Texas is sometimes called The Lone Star State, which is a reference to the years when Texas was an independent nation (1836-1845). The name comes from the Spanish Tejas.
Texas began as a Spanish province, and when Mexico gained independence, Mexican authorities decided to invite in immigrants so as to increase population and make the province more secure from Indian raids. Immigrants were to swear loyalty to Mexico, learn to speak Spanish, and convert to Catholicism.
Immigrants from the United States began migrating to Texas in the 1820s under programs negotiated with Mexico by entrepreneurs like Stephen F. Austin.
In a few years, the number of immigrants from the United States in Texas considerably outnumbered the Spanish speakers, and the Mexican government became concerned. In particular, Mexico had abolished slavery in 1829, and some of the immigrants from the US were slaveholders intending to grow cotton of rich Texas lands.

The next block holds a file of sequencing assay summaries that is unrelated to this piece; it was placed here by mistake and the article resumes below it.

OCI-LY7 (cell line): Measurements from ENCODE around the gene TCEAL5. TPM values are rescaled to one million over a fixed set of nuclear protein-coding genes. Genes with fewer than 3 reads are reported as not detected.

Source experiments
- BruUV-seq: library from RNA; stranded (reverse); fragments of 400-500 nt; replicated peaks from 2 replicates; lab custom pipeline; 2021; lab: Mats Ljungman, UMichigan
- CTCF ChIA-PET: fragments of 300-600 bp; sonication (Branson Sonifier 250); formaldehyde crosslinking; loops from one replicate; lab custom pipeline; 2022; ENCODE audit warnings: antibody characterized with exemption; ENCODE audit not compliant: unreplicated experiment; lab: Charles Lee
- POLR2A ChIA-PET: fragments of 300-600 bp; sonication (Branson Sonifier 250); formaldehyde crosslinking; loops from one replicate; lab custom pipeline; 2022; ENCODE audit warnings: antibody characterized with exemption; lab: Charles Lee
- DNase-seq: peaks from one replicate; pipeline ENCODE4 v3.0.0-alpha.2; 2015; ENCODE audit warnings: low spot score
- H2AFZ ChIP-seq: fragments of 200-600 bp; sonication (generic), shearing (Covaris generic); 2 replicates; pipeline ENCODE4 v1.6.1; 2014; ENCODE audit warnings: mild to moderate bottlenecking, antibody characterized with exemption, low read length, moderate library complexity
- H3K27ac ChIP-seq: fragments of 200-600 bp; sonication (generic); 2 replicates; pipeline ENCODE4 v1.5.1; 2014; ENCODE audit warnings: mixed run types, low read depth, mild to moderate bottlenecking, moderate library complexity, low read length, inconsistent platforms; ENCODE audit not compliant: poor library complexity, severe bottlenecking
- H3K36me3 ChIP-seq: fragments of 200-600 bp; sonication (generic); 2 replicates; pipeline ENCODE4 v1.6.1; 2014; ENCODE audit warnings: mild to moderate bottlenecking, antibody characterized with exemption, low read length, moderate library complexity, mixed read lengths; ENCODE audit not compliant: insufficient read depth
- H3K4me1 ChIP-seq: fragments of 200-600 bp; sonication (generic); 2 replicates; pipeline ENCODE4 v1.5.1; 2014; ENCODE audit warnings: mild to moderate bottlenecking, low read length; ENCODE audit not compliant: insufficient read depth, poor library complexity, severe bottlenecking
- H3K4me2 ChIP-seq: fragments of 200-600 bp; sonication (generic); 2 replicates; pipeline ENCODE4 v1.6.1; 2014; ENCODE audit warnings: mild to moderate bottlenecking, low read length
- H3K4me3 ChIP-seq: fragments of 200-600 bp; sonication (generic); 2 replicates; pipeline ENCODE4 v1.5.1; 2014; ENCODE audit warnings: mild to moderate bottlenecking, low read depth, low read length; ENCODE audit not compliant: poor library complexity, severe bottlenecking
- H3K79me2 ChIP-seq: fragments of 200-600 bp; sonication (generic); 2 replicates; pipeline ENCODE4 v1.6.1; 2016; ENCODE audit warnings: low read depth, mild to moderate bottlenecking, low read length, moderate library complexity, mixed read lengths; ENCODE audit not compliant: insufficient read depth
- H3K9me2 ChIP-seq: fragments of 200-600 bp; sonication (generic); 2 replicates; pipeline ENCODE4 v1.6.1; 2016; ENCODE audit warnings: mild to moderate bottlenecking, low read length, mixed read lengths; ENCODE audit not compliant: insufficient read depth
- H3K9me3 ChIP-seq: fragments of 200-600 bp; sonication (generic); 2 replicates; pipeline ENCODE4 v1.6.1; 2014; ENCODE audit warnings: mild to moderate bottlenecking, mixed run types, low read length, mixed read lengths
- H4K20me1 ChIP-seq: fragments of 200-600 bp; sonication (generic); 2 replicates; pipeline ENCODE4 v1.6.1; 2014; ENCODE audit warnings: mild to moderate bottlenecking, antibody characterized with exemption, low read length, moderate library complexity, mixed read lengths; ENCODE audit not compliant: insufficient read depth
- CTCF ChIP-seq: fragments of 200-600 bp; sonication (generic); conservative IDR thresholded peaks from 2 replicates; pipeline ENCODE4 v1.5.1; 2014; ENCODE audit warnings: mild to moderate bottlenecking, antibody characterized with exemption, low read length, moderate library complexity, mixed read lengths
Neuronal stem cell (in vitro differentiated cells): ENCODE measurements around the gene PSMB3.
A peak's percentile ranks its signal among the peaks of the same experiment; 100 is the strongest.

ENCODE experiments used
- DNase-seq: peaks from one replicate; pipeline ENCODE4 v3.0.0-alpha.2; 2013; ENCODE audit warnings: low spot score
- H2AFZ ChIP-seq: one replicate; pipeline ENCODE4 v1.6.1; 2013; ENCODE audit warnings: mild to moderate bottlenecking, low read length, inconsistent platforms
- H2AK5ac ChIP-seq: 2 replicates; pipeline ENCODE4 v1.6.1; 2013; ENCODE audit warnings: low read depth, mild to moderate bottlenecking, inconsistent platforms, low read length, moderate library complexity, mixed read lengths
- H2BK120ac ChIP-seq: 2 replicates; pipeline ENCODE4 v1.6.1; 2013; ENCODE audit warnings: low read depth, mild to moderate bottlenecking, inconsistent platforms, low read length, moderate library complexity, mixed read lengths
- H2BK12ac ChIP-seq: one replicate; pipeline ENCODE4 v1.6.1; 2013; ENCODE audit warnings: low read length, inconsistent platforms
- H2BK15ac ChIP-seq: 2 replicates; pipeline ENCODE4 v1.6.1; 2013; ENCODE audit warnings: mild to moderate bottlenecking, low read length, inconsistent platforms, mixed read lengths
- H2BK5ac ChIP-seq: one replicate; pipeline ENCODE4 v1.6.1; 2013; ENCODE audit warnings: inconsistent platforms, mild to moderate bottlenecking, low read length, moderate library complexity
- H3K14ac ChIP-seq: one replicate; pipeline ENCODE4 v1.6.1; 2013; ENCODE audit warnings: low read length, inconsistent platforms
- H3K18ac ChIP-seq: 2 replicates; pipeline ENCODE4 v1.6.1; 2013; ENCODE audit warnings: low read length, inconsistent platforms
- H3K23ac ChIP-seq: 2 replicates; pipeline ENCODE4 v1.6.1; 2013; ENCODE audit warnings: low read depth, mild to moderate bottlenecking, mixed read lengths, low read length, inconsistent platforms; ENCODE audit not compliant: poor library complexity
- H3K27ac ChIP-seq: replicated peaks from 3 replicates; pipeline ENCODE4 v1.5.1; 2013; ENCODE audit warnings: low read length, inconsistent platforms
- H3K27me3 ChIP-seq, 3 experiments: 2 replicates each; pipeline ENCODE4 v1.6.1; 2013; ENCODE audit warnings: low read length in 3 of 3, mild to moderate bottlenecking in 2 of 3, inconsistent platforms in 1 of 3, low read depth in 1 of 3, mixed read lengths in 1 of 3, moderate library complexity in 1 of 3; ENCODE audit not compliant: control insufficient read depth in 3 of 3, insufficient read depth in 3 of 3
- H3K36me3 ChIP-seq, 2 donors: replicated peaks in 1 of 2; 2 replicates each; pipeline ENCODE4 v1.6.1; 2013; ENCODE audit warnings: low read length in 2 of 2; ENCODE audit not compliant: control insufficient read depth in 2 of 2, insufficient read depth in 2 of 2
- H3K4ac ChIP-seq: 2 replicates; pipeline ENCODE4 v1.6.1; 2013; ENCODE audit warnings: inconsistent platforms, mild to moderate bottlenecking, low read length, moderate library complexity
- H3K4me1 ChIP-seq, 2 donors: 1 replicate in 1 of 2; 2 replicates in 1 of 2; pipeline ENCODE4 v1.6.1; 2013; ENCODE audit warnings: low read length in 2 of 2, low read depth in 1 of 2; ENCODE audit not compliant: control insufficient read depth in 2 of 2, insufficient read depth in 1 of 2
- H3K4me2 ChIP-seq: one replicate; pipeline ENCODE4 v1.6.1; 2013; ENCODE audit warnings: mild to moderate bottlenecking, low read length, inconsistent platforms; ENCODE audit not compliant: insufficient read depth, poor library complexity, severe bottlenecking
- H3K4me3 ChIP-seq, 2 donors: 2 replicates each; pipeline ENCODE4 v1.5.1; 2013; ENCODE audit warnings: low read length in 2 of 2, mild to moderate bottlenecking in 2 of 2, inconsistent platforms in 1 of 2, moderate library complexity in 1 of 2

Mexico tried to impose restrictions on the immigrants, and the result was violent revolution. In a small but bloody war, Texas achieved independence. The war featured the famed fight and massacre at the Alamo, a massacre of Texans at Goliad, and Sam Houston’s total defeat of Santa Anna (the Mexican dictator) at the battle of San Jacinto. The United States recognized the Republic in 1839, but refused to annex Texas.
Texas managed to endure wars with the formidable Comanche tribes and continual cross border raids from Mexico. Texas was the trigger that started the U.S.-Mexican War of 1846-1848, which resulted in the US annexation and Texas almost immediately becoming a state. The U.S. also acquired California, Arizona and New Mexico as a result of the war.
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